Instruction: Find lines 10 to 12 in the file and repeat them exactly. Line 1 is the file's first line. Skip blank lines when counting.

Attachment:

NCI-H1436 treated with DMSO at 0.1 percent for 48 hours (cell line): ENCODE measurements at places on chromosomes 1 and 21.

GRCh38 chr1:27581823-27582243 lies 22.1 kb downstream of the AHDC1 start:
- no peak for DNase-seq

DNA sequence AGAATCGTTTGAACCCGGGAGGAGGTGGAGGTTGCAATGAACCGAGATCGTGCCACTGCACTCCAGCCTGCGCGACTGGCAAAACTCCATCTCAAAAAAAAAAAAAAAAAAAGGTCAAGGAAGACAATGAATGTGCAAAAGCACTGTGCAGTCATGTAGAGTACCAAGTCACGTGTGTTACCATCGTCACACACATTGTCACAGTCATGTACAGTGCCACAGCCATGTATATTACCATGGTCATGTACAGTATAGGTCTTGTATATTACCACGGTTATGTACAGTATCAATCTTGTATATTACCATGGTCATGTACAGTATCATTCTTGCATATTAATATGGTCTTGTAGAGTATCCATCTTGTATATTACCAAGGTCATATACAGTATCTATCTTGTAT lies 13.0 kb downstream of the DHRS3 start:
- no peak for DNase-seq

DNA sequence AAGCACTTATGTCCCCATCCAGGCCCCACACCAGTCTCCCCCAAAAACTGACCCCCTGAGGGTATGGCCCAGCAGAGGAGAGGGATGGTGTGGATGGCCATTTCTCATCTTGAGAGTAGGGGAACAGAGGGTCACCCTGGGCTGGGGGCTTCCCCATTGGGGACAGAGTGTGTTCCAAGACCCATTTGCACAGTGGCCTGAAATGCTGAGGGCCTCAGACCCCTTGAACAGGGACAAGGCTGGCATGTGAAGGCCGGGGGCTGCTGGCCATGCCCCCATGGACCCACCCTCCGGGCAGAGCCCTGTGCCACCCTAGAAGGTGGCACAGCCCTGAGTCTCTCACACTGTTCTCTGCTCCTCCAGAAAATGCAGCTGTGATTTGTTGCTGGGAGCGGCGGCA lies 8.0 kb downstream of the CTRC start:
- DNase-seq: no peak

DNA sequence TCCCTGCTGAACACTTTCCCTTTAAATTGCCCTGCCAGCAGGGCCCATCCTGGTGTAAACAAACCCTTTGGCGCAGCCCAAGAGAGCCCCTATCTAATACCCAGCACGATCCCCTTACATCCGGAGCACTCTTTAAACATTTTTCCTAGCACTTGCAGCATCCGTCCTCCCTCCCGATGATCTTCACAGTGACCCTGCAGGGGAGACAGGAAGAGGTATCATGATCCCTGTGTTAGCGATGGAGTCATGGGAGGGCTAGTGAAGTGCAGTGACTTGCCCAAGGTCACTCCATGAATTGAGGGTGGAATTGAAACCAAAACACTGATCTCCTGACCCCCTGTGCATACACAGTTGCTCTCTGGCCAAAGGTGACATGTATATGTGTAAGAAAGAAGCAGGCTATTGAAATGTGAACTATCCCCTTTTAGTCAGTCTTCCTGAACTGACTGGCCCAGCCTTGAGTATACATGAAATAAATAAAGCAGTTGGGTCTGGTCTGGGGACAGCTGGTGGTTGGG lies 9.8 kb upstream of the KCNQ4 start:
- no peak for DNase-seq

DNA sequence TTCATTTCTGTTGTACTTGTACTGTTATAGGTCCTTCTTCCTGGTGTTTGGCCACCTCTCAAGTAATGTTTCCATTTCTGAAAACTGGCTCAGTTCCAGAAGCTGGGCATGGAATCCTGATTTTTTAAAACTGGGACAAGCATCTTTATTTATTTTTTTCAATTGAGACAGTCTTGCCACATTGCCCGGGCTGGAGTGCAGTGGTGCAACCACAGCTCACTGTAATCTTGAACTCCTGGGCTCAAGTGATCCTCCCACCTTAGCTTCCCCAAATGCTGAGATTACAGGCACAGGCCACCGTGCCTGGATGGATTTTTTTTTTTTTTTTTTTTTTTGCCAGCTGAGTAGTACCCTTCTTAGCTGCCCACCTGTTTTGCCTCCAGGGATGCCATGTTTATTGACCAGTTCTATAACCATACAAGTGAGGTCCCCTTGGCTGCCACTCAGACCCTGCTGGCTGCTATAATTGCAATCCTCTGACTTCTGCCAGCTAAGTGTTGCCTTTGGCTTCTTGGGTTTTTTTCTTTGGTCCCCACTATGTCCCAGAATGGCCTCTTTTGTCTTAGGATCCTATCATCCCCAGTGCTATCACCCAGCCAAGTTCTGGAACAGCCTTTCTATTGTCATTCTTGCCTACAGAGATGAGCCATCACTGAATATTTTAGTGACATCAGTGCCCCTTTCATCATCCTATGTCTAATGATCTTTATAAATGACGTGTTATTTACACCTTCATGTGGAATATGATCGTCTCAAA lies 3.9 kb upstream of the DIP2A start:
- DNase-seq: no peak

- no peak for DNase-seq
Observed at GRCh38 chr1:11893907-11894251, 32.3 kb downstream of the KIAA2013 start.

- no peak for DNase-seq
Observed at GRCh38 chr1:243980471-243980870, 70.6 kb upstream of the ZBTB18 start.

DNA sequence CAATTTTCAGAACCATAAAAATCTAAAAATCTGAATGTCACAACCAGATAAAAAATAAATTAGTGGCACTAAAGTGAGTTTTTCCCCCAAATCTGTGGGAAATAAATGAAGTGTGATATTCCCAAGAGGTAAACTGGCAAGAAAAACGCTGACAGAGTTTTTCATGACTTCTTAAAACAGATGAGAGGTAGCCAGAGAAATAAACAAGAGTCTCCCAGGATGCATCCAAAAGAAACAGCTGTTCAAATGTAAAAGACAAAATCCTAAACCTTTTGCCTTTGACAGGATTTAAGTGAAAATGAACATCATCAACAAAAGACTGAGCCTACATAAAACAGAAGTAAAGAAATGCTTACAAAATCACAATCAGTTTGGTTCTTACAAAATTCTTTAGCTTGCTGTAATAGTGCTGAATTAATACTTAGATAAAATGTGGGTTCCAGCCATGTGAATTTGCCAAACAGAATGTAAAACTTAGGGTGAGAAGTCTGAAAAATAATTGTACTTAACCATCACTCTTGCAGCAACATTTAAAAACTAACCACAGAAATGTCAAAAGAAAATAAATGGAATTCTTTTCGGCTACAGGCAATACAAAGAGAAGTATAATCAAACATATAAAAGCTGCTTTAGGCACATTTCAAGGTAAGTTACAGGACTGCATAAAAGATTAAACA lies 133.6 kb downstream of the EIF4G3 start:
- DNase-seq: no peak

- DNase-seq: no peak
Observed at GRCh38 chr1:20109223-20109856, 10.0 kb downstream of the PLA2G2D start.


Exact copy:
DNA sequence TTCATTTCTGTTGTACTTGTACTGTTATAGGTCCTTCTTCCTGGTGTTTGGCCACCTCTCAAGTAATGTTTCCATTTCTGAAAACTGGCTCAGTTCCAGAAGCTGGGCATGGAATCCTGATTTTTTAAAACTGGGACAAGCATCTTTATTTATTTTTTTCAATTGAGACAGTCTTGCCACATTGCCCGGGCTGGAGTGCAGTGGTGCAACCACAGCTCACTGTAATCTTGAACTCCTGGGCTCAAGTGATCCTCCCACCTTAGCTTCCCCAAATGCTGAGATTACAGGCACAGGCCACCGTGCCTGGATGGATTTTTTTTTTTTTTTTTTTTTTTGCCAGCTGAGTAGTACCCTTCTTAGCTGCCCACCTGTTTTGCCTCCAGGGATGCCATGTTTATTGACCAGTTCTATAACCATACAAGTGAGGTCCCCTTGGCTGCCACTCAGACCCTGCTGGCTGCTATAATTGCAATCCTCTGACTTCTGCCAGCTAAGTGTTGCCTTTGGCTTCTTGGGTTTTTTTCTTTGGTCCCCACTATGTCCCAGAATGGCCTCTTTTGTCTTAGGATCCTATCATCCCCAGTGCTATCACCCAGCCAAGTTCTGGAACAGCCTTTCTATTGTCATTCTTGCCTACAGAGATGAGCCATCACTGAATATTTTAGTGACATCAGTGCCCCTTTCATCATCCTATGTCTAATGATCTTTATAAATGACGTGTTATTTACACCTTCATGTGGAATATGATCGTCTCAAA lies 3.9 kb upstream of the DIP2A start:
- DNase-seq: no peak

- no peak for DNase-seq